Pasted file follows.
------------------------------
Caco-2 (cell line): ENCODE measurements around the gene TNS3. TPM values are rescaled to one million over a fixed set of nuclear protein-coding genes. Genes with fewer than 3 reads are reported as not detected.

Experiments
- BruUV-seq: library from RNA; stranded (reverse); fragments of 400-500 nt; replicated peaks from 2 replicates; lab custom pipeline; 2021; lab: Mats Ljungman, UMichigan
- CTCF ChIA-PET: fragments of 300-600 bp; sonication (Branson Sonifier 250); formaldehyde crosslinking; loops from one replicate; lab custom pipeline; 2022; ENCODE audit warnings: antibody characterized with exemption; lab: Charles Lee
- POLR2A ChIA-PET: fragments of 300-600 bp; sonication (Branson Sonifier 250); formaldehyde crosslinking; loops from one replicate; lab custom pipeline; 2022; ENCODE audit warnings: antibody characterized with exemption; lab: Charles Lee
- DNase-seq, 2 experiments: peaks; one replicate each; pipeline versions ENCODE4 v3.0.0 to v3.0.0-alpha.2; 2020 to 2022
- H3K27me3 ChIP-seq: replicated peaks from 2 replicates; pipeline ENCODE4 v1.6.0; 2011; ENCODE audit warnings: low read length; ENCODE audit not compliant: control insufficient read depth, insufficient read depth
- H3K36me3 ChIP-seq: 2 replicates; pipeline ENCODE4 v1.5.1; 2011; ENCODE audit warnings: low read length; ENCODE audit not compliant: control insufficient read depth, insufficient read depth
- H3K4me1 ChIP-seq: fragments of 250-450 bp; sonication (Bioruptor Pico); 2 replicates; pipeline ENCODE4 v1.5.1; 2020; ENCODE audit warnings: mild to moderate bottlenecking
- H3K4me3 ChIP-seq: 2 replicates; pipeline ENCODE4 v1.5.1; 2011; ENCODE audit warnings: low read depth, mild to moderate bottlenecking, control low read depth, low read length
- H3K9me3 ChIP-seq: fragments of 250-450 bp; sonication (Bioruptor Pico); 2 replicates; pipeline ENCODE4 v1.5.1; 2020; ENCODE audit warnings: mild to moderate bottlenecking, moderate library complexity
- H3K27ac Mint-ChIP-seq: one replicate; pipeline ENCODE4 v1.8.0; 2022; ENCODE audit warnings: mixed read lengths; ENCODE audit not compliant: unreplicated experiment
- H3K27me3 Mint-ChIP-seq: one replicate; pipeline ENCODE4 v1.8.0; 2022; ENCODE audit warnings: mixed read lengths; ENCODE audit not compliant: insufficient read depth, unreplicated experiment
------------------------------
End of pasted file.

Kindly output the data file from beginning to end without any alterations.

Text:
Caco-2 (cell line): ENCODE measurements around the gene TNS3. TPM values are rescaled to one million over a fixed set of nuclear protein-coding genes. Genes with fewer than 3 reads are reported as not detected.

Experiments
- BruUV-seq: library from RNA; stranded (reverse); fragments of 400-500 nt; replicated peaks from 2 replicates; lab custom pipeline; 2021; lab: Mats Ljungman, UMichigan
- CTCF ChIA-PET: fragments of 300-600 bp; sonication (Branson Sonifier 250); formaldehyde crosslinking; loops from one replicate; lab custom pipeline; 2022; ENCODE audit warnings: antibody characterized with exemption; lab: Charles Lee
- POLR2A ChIA-PET: fragments of 300-600 bp; sonication (Branson Sonifier 250); formaldehyde crosslinking; loops from one replicate; lab custom pipeline; 2022; ENCODE audit warnings: antibody characterized with exemption; lab: Charles Lee
- DNase-seq, 2 experiments: peaks; one replicate each; pipeline versions ENCODE4 v3.0.0 to v3.0.0-alpha.2; 2020 to 2022
- H3K27me3 ChIP-seq: replicated peaks from 2 replicates; pipeline ENCODE4 v1.6.0; 2011; ENCODE audit warnings: low read length; ENCODE audit not compliant: control insufficient read depth, insufficient read depth
- H3K36me3 ChIP-seq: 2 replicates; pipeline ENCODE4 v1.5.1; 2011; ENCODE audit warnings: low read length; ENCODE audit not compliant: control insufficient read depth, insufficient read depth
- H3K4me1 ChIP-seq: fragments of 250-450 bp; sonication (Bioruptor Pico); 2 replicates; pipeline ENCODE4 v1.5.1; 2020; ENCODE audit warnings: mild to moderate bottlenecking
- H3K4me3 ChIP-seq: 2 replicates; pipeline ENCODE4 v1.5.1; 2011; ENCODE audit warnings: low read depth, mild to moderate bottlenecking, control low read depth, low read length
- H3K9me3 ChIP-seq: fragments of 250-450 bp; sonication (Bioruptor Pico); 2 replicates; pipeline ENCODE4 v1.5.1; 2020; ENCODE audit warnings: mild to moderate bottlenecking, moderate library complexity
- H3K27ac Mint-ChIP-seq: one replicate; pipeline ENCODE4 v1.8.0; 2022; ENCODE audit warnings: mixed read lengths; ENCODE audit not compliant: unreplicated experiment
- H3K27me3 Mint-ChIP-seq: one replicate; pipeline ENCODE4 v1.8.0; 2022; ENCODE audit warnings: mixed read lengths; ENCODE audit not compliant: insufficient read depth, unreplicated experiment